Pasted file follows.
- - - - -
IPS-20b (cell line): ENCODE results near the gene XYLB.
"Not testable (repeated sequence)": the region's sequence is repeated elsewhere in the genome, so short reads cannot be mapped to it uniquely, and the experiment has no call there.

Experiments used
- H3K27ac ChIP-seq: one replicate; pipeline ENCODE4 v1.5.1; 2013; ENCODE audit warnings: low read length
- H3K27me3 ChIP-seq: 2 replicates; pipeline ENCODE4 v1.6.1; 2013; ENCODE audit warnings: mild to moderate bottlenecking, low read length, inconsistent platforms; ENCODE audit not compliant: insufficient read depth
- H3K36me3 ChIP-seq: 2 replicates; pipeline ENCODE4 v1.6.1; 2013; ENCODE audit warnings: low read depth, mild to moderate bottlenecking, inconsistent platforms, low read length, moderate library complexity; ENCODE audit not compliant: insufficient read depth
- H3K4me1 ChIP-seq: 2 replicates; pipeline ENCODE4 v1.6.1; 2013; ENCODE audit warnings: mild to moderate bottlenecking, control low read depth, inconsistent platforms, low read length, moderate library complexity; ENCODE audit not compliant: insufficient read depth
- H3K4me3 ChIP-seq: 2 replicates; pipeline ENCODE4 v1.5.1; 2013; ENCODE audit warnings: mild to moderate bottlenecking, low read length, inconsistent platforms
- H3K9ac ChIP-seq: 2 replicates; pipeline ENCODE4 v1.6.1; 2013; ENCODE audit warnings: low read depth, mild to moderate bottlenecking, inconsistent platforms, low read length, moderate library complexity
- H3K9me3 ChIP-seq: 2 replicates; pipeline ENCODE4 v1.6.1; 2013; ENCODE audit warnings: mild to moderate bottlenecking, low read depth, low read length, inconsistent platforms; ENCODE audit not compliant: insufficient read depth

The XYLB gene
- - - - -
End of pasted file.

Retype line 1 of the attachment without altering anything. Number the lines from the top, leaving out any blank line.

IPS-20b (cell line): ENCODE results near the gene XYLB.